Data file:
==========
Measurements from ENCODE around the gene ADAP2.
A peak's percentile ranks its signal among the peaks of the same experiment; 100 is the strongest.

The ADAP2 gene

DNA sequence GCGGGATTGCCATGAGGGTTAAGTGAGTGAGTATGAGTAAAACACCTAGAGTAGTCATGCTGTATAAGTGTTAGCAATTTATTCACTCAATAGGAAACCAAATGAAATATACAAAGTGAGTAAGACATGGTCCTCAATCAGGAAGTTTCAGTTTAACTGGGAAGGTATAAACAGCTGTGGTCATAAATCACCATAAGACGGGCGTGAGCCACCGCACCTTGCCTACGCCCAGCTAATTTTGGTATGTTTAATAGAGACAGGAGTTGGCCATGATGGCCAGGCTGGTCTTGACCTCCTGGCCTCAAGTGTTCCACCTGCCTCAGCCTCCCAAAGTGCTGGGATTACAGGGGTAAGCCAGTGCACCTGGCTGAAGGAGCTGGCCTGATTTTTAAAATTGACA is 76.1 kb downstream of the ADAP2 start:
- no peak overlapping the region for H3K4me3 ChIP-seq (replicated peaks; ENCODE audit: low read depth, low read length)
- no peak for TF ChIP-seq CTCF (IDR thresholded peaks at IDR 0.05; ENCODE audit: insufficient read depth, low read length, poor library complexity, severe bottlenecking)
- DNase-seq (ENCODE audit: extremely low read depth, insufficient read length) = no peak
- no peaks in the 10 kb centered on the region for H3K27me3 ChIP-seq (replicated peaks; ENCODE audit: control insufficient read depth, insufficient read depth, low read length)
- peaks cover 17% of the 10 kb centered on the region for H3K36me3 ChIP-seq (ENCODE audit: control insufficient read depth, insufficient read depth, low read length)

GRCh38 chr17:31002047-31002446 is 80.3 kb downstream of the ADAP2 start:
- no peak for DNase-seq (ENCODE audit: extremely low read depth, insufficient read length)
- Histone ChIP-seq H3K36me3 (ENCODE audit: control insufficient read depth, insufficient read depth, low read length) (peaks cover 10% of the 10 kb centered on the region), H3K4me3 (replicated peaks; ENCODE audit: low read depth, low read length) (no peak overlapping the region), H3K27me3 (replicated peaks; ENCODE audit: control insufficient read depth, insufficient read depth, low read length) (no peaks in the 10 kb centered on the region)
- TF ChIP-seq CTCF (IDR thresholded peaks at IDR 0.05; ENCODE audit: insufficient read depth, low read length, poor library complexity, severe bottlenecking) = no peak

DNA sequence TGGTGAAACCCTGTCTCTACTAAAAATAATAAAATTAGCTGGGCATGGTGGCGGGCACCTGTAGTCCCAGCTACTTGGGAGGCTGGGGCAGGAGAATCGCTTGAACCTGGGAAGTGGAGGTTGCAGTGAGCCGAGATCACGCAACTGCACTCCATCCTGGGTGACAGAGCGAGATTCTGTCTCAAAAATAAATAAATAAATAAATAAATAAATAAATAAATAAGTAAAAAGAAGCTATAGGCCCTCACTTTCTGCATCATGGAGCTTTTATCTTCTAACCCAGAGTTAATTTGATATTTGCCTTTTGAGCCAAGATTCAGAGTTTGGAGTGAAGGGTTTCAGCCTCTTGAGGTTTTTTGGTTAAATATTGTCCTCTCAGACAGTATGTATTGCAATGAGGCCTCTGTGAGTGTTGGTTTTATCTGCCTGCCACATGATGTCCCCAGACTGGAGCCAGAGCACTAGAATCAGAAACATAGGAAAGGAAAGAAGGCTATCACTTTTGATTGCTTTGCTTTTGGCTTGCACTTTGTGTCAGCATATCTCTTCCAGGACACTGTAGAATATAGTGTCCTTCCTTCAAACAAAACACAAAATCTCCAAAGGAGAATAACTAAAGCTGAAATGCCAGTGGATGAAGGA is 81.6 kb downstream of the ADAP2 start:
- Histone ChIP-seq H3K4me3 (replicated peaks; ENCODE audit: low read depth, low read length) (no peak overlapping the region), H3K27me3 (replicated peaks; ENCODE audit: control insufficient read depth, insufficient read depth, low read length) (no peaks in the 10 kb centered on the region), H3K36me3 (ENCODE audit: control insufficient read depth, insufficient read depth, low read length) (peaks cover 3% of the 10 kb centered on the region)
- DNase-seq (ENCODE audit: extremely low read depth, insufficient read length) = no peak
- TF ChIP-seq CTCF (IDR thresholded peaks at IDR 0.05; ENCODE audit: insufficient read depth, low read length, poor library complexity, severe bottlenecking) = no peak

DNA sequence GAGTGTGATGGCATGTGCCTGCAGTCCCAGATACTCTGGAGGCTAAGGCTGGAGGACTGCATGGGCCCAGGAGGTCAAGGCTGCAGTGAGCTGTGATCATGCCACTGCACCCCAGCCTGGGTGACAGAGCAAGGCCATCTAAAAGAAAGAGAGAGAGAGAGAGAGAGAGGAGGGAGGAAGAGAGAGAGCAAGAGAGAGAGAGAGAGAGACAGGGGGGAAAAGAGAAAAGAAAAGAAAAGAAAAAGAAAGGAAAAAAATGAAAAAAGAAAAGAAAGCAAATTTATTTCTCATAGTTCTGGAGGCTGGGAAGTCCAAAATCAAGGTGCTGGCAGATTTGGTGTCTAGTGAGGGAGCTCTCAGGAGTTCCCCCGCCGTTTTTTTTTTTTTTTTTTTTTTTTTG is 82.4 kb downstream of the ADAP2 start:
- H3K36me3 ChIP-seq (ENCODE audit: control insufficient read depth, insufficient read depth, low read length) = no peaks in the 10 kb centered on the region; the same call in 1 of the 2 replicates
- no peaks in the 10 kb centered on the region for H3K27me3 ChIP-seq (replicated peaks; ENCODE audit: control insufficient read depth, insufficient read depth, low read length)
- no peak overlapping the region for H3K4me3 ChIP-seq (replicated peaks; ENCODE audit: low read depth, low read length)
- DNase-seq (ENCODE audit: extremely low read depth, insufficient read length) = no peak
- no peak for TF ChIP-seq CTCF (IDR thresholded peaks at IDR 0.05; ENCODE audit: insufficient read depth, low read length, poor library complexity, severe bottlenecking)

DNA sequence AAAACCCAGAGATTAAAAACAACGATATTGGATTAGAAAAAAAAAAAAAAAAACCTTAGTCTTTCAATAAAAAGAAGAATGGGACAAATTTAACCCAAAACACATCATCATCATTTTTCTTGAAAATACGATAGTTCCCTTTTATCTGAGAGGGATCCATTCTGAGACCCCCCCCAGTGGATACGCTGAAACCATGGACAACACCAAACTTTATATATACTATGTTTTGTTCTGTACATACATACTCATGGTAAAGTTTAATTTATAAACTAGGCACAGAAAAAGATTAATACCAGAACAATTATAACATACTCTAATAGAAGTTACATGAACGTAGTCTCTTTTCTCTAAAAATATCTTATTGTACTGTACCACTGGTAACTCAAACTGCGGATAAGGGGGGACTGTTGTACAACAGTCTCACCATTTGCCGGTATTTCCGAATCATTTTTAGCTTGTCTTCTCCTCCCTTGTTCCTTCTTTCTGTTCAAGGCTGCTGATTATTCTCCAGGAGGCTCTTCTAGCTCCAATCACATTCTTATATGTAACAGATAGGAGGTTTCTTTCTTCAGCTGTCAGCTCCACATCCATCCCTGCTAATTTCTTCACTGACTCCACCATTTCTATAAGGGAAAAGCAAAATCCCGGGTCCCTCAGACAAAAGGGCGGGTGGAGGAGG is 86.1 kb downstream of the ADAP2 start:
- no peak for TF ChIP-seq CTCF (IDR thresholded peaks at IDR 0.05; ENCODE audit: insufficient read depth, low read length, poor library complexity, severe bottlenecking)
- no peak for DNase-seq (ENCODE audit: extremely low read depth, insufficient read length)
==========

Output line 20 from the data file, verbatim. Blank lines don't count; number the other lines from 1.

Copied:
- no peaks in the 10 kb centered on the region for H3K27me3 ChIP-seq (replicated peaks; ENCODE audit: control insufficient read depth, insufficient read depth, low read length)